5 Tips For Raising Strong, Powerful Girls

Parenting Skills
Parents Tips
Raising Girls

We all want our daughters to be secure and confident—to know how to assert themselves, think critically, and make positive choices for themselves. We are also aware that girls today are dealing with many issues unique to their generation that can negatively impact their bodies, minds, education, and friendships.

girl climbing wall

Here are 5 tips to help raise strong, powerful girls:

  1. Roughhouse with your daughter
    We need to provide our daughters opportunities to develop physical relationships with their bodies that build confidence. As a culture, we tend to tolerate, and even encourage, rough play among boys, but are less tolerant when our daughters get rough. Our daughters need to understand that their bodies are powerful. The bumps and bruises inherent in roughhousing help kids develop grit and stamina for the inevitable knocks and bruises life will throw their way as they grow up. And this isn’t just for dads–mom should be getting down on the floor and pummeling their kids, too!
  1. Give her a voice—even if you don’t like what she says
    In a world in which women are routinely underestimated, underutilized, and underpaid, it’s essential that we instill in our daughters a sense of agency and the confidence that what they think and say is important. It’s hard to avoid imposing our voices and opinions on our kids, but our daughters must learn to say what they really feel, not just what they think others want to hear. So, when our girls talk, even if we don’t like what they say or how they say it, we need to listen.
  1. Encourage your daughter to engage in sports and challenging activities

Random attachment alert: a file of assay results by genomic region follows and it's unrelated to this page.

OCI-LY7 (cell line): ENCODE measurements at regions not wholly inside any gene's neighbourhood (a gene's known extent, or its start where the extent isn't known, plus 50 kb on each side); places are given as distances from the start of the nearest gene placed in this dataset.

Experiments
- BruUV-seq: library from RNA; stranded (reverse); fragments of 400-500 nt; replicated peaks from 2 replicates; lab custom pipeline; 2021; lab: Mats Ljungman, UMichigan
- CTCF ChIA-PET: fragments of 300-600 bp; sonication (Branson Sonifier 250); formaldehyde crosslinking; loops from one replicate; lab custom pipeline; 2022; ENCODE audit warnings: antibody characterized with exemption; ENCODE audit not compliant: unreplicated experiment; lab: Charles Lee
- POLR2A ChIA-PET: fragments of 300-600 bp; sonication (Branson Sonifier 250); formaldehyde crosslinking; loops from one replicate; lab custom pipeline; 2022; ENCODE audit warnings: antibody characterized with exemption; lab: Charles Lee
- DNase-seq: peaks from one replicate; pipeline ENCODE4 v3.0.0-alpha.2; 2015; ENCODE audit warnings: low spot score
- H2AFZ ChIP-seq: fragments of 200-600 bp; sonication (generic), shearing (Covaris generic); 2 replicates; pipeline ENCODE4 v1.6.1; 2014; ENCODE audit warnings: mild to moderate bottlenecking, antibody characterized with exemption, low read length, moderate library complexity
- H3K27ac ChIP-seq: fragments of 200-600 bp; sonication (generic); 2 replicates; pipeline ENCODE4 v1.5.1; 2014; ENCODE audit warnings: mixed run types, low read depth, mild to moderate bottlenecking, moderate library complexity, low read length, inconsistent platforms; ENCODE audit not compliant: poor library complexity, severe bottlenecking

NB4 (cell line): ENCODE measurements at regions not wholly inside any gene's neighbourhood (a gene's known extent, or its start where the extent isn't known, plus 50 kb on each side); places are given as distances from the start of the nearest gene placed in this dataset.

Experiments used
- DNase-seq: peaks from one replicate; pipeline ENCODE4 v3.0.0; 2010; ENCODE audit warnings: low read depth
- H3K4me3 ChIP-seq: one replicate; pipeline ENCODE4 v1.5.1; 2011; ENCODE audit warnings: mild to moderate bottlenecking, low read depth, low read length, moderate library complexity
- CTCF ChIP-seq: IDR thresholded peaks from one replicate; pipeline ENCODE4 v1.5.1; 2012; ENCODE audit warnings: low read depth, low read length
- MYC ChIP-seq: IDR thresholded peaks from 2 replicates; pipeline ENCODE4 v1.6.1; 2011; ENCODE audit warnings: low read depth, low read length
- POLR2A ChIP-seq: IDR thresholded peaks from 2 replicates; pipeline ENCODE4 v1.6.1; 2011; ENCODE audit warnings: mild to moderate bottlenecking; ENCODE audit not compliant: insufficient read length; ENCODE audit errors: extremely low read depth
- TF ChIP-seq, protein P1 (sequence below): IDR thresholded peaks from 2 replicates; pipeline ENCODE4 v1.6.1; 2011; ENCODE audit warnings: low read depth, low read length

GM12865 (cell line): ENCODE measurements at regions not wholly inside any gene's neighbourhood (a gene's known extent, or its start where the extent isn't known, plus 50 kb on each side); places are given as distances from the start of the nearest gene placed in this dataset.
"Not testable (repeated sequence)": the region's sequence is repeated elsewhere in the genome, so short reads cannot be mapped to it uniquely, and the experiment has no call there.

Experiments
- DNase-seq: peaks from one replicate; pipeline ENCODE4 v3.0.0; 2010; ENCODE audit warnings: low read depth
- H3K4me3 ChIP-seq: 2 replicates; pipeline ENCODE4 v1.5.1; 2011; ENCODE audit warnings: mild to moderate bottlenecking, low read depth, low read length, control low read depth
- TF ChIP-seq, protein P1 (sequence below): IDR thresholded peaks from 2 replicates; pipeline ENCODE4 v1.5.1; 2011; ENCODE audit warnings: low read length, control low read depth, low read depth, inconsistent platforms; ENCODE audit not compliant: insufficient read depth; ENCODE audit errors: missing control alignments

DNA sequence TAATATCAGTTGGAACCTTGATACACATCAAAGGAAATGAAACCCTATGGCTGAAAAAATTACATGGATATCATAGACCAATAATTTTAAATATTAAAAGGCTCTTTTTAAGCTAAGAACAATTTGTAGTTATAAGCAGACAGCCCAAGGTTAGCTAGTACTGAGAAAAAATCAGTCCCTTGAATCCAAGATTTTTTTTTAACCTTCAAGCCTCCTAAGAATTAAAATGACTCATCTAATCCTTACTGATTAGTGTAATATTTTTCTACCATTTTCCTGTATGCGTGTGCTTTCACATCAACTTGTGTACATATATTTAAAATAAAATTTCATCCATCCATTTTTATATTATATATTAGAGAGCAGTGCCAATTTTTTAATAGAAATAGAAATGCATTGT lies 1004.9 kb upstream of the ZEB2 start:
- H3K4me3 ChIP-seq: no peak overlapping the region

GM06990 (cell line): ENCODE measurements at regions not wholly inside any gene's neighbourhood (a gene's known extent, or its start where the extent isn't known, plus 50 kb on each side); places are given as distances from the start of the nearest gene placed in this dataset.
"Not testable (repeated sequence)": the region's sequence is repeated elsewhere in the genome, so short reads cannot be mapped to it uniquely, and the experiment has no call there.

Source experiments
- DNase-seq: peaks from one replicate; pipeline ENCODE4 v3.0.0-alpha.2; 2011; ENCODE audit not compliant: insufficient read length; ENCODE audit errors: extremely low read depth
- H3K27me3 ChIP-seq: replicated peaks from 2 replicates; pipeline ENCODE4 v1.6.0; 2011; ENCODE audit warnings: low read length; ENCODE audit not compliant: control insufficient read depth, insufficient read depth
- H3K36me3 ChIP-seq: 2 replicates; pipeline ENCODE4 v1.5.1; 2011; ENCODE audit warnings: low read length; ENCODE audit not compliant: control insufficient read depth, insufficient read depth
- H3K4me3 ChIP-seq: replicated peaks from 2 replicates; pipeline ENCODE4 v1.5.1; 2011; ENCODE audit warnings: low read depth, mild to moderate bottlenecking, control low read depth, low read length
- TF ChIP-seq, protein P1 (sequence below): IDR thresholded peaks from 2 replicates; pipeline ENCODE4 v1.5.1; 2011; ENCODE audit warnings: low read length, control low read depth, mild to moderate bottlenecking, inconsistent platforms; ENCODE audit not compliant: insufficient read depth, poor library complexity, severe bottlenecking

Engaging in challenging activities provides girls with the opportunity to take risks, overcome obstacles, and have structured social interactions. This will boost self-esteem and provide structure when girls might otherwise be getting involved in social-media and interpersonal drama. Playing sports and engaging in challenging activities teaches girls valuable life skills, including leadership, the value of teamwork and cooperation, how to handle stress and pressure, and how to set goals and work to reach them. Whether it’s the soccer team, the math club, or the band, these experiences will provide our daughters an opportunity to develop essential life skills that will serve them throughout their lives.
  1. Watch TV with your daughter
    This may seem like an unusual tip, but it can offer a platform to engage our girls in important conversations about social media and gender stereotypes, and help develop a shared language to talk about various challenges our girls will inevitably face. While limiting social media is also important, girls are going to see the images and scenarios on television, and watching together may mitigate the negative impact of these images, while providing an opportunity for closeness and increased communication.
  1. Allow your daughter to struggle
    If we don’t give our girls the space and opportunity to struggle, we reinforce the idea that they are fragile and can’t develop the coping skills they need to handle challenging situations. We don’t want to protect our kids to the extent that they never experience failure and they avoid risk, as these kids are more vulnerable to depression, anxiety and stress later in life. So while it may be painful to watch her struggle (and sometimes fail), we’re actually teaching her that she is capable, competent, and powerful.Some girls will struggle more than others, and it is sometimes hard to know when to let our kids flounder and when to rescue them, or when to push them to do something they don’t want to do and when to lay off. The professionals at Parents Place are available to help you to understand what’s happening for your daughter, and brainstorm ways to support her that are tailored to her individual needs.

Alyse Clayman, LCSW, is the Clinical and Site Director in San Rafael, CA. She provides consultation and therapy to families and children of all ages.

 


Posted by Alyse Clayman, LCSW on March 12, 2018

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